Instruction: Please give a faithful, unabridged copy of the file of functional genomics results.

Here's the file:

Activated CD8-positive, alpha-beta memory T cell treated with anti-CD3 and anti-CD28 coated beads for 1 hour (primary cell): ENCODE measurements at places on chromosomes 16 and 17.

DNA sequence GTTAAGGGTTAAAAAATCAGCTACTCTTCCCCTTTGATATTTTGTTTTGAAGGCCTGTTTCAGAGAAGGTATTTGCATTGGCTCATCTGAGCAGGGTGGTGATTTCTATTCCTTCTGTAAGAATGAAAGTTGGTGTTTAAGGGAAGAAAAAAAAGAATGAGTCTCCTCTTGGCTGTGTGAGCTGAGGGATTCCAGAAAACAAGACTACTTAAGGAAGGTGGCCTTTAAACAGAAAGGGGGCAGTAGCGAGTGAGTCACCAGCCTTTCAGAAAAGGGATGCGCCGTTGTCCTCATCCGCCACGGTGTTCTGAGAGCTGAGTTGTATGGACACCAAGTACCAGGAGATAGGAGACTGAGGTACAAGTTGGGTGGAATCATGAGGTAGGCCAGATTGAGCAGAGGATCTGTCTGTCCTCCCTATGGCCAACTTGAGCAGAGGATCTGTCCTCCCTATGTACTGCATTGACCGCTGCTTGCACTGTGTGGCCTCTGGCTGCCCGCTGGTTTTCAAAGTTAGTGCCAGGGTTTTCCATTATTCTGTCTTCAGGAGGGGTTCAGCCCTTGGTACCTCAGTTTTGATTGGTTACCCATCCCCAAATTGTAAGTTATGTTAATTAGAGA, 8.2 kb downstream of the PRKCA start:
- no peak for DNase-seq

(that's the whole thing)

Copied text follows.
Activated CD8-positive, alpha-beta memory T cell treated with anti-CD3 and anti-CD28 coated beads for 1 hour (primary cell): ENCODE measurements at places on chromosomes 16 and 17.

DNA sequence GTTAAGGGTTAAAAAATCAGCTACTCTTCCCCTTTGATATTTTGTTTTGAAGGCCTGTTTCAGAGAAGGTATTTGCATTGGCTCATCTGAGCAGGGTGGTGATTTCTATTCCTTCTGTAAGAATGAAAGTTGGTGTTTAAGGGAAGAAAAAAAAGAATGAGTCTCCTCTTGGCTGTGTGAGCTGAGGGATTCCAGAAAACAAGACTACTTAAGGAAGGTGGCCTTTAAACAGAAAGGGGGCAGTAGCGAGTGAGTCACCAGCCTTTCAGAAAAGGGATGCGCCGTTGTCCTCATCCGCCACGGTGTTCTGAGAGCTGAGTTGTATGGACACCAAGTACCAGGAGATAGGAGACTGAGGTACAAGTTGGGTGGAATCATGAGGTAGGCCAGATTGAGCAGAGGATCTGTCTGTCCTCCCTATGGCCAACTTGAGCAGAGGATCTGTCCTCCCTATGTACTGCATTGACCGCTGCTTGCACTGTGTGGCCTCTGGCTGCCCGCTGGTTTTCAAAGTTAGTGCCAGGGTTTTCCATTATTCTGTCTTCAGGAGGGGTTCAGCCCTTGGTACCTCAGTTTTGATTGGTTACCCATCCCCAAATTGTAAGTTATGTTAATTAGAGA, 8.2 kb downstream of the PRKCA start:
- no peak for DNase-seq